We’re still up to Northglenn and my job moved. I was over in Westminster and my job moved down past Park Meadows Mall. If your readers are out of state, that’s about a 40 mile drive each way from my Northglenn house to my job. I was able to convince the underwriters to let me move in under one year so I’d have to wait the full year for number three. I was able to get it down to ten months because of my job being so far away. It was the longest ten months of my life. It was a 1.5-hour drive each way going back and forth, waking up at 5:00, and leaving work at 6:30. It was terrible because I was taking I-25.

For number three, we’re like, “We’ll get something closer to my work.” We found something close to the first house stack in West Denver off of Sheraton Alameda for your local readers. For your non-local readers, it’s also fifteen minutes west of downtown Denver. This one was true turnkey. It was built in 2001 and was a 7 bed, 3 bath. It’s a 4 bed, 2 bath upstairs and 3 bed, 1 bath down. They converted the two-car garage to a 20×20 bedroom or family room, wherever you don’t call it.

Zeona, we lived in the master so we got our own bathroom for the first time since living in the four-unit and we had a Section 8 tenant already on the bottom. The numbers are $485,000 purchase price, the mortgage was $2,500. The bottom tenant, Section 8, was a 3-bed, 1-bath, paying $1,941 per month and we did rent by room upstairs and the other bedrooms, and we got about $700 on average per room. We’re looking at close to what is $5,000 for total rents, and the mortgage is $2,500 so this one was definitely our best deal at the time.

I want to ask you a little bit about Section 8 tenants. What’s your take on them? I know a lot of people are intimidated by them. Give us all you’ve got.

Section 8 is a government funding program that is local. Each city has its own local housing authority so Denver, in particular, has the Denver Housing Authority. For Northglenn, it’s Adams County Housing Authority. Every city or county has its own specific one. It’s a program that covers the majority of the rents for low-income or fixed-income type tenants. The example of the one we had, the $1,941 only paid $200 of that and Denver Housing Authority covered the $1,741 the rest of it. It was a direct deposit to your account. You have a lease and everything’s the same as a normal tenant but they’re on a fixed or low income. That’s pretty much the only difference you could screen in the same way you do. You can advertise on GoSection8.com. It’s where you see a lot of ads for your readers and also some local cities have a separate website as well.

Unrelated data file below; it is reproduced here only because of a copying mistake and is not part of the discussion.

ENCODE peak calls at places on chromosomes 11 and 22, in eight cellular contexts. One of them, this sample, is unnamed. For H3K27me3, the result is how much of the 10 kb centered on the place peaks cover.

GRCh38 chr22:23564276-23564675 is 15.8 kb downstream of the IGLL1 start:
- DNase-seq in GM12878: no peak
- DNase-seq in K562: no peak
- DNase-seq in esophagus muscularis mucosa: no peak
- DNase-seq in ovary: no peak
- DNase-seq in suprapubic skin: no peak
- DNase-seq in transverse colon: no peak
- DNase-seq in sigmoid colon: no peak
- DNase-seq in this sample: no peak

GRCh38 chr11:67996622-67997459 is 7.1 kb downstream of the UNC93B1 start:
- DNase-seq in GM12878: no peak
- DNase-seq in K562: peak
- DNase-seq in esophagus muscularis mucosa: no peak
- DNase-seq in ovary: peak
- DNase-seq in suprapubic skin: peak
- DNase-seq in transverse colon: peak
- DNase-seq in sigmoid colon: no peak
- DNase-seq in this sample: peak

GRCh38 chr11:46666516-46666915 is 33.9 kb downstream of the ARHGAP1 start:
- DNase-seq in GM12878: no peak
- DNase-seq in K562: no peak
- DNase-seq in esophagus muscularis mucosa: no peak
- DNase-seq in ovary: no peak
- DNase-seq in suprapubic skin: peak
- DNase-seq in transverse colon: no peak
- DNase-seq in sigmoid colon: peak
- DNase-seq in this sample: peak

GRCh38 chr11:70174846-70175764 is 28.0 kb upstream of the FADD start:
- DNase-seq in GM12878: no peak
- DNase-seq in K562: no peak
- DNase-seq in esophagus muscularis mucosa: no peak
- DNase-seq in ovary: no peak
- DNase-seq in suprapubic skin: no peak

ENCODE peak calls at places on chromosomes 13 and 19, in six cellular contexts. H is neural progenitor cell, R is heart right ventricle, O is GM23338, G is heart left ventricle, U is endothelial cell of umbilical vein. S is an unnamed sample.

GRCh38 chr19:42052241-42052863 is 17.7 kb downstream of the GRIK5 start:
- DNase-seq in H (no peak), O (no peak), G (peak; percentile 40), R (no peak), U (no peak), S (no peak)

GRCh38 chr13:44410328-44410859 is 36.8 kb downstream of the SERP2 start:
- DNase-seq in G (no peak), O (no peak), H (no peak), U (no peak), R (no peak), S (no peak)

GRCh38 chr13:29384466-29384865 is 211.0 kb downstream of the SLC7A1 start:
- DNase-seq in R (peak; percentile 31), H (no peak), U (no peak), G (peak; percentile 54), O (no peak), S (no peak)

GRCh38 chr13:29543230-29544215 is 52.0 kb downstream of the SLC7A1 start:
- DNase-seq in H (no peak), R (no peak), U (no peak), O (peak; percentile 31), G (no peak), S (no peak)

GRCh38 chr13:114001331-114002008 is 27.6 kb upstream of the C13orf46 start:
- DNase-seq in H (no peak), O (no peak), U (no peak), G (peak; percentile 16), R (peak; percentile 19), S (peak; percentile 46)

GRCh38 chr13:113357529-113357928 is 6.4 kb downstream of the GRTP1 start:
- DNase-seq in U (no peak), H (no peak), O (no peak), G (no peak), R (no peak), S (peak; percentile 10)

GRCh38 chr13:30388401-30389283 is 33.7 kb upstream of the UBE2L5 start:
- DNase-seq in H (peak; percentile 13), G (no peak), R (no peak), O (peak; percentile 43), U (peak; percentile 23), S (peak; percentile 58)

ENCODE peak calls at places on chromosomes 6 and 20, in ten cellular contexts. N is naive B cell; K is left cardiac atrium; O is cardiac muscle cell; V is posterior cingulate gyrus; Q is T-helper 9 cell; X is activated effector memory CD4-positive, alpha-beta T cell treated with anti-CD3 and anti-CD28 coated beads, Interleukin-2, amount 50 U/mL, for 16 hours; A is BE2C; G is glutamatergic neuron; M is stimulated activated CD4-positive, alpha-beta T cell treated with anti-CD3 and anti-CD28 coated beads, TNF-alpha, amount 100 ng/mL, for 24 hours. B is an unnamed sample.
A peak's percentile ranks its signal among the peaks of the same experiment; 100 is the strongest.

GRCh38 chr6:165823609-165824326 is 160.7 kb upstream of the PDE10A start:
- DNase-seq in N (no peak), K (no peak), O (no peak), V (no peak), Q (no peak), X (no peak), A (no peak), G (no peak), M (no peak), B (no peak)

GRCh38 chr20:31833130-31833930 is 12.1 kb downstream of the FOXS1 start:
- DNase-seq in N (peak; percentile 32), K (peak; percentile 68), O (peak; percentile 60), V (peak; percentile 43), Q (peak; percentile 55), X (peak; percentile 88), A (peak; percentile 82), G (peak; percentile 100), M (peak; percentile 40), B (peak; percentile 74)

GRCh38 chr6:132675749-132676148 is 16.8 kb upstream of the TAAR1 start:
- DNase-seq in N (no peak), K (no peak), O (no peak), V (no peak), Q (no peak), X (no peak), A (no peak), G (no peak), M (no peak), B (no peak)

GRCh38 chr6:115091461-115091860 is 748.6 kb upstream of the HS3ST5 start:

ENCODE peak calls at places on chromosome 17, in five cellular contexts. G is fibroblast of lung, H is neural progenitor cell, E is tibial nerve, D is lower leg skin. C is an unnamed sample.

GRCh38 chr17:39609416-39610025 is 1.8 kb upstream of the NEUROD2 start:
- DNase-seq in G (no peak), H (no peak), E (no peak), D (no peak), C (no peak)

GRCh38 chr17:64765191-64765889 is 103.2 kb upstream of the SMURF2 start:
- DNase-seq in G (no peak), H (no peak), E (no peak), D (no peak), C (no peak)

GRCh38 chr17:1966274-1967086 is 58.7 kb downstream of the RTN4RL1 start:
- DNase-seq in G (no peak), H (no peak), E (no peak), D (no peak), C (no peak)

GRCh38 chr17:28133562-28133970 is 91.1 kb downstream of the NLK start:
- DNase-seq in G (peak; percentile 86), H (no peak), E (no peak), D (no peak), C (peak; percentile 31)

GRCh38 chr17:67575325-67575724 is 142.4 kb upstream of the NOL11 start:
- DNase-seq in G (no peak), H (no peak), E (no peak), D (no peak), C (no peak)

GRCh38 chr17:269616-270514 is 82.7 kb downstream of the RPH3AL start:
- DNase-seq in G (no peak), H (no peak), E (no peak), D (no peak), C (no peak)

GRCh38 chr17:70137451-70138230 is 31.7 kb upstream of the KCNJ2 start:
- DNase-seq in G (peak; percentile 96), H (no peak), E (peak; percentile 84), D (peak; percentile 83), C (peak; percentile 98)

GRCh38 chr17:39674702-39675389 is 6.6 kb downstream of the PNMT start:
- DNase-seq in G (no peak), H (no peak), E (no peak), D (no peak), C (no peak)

Are they the worst tenants? Do you find that they’re noisier, messier, or break stuff easier?

They’re like any other tenants. You have to screen well. Usually, the more families because the Section 8 voucher that they get that covers, in that example I gave you, $1,741 have a certain number of kids and Housing Authority covers a bigger chunk for you. If it’s a combination of two, you get more. Usually, you have more families that have Section 8 so people with 2, 3, or 4 kids. In his particular case, it’s husband, wife with two kids and they were lower income.